RailKevin wrote:Here's an opportunity for an enterprising person to start a new short line operation. You only need one locomotive. No runaround moves necessary to serve the box shop, either. Just pick up the occasional car or two near ridge road and bring them back when done. This turn key operation practically runs itself!
Sounds great, sign me up!
Let's see.....what do they get, maybe 2 cars a week? Let's call it 3. So ballpark 160 cars a year. No idea what CSX would allow for a switching charge but plug in $300 a car, and you're making $48,000 a year! Not too shabby.
Of course we'll need insurance. I'm a bit out of the loop on what things currently go for, but $8,000 would be a reasonable figure for openers. Now with locos going for pretty hefty prices, maybe we should rent instead of buying. Say we get a good deal, and they only charge per day of use instead of monthly. Two trips a week, say $125 a day, that's $13,000 a year. No sweat, we still have $27,000 to play with.
Those boxcars have a car hire fee. Sometimes the Class I will allow free time, sometimes not. Let's say Harrison has CSX pinching pennies and we have to pay. Car hire is all over the map but for budgeting say $1.00 an hour. If the cars stay on line 2 days that's $48, let's say $50 a car, or $8,000 a year. Hmmmm, that brings us down to $19,000.
Hey, just realized we have McCall Road and Dewey Ave with active crossing protection - gates and flashers. That means an RG&E power feed for each one. And it means the FRA requires monthly, quarterly, annual, and other inspections and tests. Probably will have to find a signal guy to moonlight - let's say $100 a crossing a month for him, plus the power, assorted stuff that needs replacement, and occasional damage by a vandal. $4,000 for signals a year is probably close enough at the moment. Well, $15,000 for a fun railroad isn't bad.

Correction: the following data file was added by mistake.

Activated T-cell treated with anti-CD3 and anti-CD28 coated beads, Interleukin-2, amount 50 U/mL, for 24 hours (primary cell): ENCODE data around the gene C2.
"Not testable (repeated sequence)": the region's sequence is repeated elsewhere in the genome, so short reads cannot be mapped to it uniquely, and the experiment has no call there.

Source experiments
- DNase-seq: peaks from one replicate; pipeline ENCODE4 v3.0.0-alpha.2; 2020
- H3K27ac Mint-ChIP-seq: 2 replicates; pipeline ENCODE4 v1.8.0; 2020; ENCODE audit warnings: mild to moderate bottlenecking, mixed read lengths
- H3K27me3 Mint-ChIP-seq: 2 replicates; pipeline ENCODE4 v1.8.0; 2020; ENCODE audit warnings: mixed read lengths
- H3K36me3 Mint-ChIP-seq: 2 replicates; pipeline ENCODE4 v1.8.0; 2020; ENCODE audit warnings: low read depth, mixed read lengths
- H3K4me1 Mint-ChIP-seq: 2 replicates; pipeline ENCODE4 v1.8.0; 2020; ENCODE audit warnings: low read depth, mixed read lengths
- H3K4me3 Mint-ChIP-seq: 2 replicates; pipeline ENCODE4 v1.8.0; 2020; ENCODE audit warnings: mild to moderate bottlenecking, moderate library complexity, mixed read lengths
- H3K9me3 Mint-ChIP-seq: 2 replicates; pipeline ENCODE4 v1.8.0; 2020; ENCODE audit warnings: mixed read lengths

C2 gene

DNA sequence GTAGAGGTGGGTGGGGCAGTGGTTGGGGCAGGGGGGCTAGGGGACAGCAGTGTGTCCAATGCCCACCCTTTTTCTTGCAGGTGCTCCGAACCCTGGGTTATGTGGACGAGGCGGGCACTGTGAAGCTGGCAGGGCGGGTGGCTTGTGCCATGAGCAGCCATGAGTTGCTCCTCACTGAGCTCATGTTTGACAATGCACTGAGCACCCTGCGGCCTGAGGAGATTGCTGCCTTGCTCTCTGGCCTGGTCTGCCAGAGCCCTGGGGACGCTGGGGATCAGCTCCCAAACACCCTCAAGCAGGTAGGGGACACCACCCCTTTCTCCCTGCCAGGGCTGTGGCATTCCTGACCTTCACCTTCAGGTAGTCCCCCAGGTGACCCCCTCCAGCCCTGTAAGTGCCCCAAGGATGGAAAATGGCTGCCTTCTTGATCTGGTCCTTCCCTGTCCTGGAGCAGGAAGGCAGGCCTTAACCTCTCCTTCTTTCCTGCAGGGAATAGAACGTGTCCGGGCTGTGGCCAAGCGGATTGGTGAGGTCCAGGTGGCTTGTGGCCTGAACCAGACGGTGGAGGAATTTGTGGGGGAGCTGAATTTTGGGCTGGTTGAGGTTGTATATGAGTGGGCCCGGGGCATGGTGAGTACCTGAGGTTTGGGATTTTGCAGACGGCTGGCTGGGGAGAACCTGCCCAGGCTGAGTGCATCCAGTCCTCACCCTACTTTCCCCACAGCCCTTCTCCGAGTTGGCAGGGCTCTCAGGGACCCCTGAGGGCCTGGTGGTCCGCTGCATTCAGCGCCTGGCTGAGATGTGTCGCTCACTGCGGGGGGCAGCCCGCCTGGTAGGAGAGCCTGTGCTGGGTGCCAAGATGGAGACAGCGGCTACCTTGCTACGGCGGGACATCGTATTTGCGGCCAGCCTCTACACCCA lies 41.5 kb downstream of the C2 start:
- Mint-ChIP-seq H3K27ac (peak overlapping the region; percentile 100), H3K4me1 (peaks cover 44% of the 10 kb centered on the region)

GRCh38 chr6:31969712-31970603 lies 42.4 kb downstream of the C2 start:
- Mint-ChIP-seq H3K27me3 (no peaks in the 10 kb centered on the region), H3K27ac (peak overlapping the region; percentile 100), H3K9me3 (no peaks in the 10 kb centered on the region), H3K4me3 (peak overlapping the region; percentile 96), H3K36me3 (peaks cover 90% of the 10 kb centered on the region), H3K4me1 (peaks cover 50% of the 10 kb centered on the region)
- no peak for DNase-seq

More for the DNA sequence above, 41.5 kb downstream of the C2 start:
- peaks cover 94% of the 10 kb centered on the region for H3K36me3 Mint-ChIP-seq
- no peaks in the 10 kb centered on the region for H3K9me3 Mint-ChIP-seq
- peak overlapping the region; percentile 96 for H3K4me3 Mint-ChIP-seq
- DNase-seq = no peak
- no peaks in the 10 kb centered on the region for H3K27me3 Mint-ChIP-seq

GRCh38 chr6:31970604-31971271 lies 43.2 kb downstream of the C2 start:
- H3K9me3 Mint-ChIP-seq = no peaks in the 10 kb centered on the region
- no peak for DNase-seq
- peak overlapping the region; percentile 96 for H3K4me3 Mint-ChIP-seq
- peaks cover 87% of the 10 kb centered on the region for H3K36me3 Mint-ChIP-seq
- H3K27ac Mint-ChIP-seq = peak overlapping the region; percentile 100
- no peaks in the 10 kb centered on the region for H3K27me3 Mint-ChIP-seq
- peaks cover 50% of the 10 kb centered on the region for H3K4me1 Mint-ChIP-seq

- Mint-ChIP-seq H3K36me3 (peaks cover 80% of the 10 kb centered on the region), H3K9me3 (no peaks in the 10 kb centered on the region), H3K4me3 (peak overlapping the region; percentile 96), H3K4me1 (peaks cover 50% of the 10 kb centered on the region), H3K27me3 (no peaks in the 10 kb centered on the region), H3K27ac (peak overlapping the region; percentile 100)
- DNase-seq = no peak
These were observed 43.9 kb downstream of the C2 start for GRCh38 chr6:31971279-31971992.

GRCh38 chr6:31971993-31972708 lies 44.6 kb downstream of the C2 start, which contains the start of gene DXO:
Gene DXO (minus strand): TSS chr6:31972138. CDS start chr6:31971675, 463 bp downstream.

Loco fuel - really rough guess 1 gallon a mile, 4 mile round trip, 400 miles a year, $2.50 a gallon, there's a grand.
Man, I plumb forgot about track!!!! Feds say you have to inspect it once a week. The actual inspection you might be able to do by walking - IF you are a qualified track inspector under the regs - but you'll probably need a truck somehow for tools etc. Might even get by without a hirail but you still have to factor in gas, insurance, cost of the truck, cost of the tools, cost of any ties, bolts, etc. Or maybe pay a contractor to do it. Who wants to throw a number on that? Just for fun call it $5,000, and we're down to $9,000. This isn't going to be such a gravy train after all.
Of course the regs also require all sorts of training and certification for engineers, conductors, we'll need a drug and alcohol program on file, and most likely we'll have to be paying somebody to do all this. There's lots of assorted stuff I have not mentioned but if we say $5,000 for all the other stuff related to that, plus a little cushion for the unexpected, we should have $4,000 left to pay the train crew - say 100 trips a year, 2 men....that's $20 each to make the run. That's not much more than Burger King, but we can enjoy the fun of it and just barely break even. Assuming we can park the engine inside Folding Box. Oh wait, I forgot they only have one track and it's not inside!
What? I forgot WHAT? TAXES???? As in property taxes? You mean we gotta pay the .gov? Sheesh...and I bet we'll also need an accountant to prepare annual corporate income taxes too! Look at that - we have not even turned a wheel and we're losing money already!
(the above is an over-simplified glance at the headaches and heartaches involved. There are more items which I didn't bother to list. You can play around for yourself with more here, less there, but bottom line is it ain't gonna fly. But it's fun thinking about it!)